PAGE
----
Re: free reporting wrong values?

Jean-David Beyer wrote:
How come buffers is so low? I have never seen it anywhere near that low on
any of my machines. The machine I am on as I type this is essentially idle,

Now buffers is even 0. The recent output of "free" is:

$ free -m
total used free shared buffers cached
Mem: 7987 6333 1654 0 0 4593
-/+ buffers/cache: 1740 6247
Swap: 2055 32 2022

Now if I tried to grab memory in excess of what I already have (up to 4GB on
my *86 machine with 2 hyperthreaded Xeon processors), it would start paging
stuff out to get it (I suppose).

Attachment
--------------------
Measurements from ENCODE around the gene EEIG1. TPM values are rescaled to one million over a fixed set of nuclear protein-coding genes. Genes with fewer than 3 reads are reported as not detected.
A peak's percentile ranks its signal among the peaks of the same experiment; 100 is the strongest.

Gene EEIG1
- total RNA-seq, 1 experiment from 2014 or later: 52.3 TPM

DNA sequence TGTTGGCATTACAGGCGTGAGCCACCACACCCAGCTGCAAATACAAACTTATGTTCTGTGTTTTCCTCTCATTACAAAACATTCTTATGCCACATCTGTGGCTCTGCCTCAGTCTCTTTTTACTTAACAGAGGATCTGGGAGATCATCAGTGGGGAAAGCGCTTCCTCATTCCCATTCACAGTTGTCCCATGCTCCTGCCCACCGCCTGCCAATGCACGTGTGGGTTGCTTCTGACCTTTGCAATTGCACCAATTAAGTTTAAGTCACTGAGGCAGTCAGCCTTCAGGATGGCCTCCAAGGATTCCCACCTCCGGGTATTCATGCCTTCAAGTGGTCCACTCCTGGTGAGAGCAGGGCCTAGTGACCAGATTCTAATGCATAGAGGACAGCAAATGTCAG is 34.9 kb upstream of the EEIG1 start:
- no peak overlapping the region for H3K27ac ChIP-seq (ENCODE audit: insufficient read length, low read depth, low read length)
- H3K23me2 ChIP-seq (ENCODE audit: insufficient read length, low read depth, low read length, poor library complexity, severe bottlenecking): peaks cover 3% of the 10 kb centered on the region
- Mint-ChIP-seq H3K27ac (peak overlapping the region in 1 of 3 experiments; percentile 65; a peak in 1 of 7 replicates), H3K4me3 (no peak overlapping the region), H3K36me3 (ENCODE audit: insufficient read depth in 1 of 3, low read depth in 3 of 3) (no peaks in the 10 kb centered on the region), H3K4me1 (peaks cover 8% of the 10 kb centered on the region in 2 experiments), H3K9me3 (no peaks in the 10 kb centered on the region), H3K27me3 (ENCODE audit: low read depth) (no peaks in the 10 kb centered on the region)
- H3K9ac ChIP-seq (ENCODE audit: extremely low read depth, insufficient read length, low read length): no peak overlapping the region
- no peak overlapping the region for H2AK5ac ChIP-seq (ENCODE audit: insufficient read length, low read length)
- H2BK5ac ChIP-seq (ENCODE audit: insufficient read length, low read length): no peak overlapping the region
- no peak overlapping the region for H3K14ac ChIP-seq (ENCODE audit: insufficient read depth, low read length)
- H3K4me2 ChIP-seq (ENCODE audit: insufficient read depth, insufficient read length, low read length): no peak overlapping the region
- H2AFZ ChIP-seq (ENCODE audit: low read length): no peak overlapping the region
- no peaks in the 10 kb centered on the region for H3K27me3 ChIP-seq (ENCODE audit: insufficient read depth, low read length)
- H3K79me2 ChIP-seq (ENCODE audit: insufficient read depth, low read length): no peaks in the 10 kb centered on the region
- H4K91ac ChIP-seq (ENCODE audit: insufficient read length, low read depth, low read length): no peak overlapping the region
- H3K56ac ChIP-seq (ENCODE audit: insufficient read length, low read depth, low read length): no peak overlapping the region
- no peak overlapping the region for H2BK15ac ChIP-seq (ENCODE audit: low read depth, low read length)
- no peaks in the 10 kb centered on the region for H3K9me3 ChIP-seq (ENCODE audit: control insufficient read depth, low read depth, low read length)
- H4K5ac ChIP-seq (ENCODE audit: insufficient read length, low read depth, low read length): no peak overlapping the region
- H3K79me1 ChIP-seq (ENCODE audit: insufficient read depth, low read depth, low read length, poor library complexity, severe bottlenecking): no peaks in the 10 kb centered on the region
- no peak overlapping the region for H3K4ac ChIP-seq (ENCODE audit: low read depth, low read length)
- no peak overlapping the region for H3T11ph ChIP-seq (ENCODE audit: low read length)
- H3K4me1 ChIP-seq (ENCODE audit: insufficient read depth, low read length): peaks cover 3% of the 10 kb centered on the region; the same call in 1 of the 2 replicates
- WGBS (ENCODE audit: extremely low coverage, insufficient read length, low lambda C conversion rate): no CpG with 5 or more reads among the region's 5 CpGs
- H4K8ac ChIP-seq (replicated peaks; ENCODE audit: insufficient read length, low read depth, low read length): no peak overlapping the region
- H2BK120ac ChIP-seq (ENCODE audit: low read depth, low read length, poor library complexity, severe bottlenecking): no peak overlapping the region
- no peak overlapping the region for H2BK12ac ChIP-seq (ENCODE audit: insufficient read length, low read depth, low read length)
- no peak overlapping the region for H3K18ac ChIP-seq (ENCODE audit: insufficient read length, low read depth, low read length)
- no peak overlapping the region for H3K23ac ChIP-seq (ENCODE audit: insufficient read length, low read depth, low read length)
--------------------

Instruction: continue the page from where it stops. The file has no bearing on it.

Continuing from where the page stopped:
Now my little memtest program (the link to the source code can be found in my original posting) can reserve nearly the amount of memory that is reported as free. If I take the size of the program itself into account that seems to be ok; however, why isn't the cache size reduced when my application requests more memory?

Do you have a 32-bit or a 64 bit machine? I ask because the 4GB includes
both your program and your data. If you were on a 32-bit machine, and your
program already used about 2.5 GBytes, you could get only around 1.5 more,
and even that depends on your kernel. For some, you can get only about 3.5
GBytes total.

It's a 64 bit machine with a 64 bit kernel:

$ uname -a
Linux db1 #1 SMP Sun Feb 10 22:48:05 UTC 2008 x86_64 x86_64 x86_64 GNU/Linux

I think my application is 32 bit, but it is small enough that it should nonetheless be able to get at least 3 GB of memory.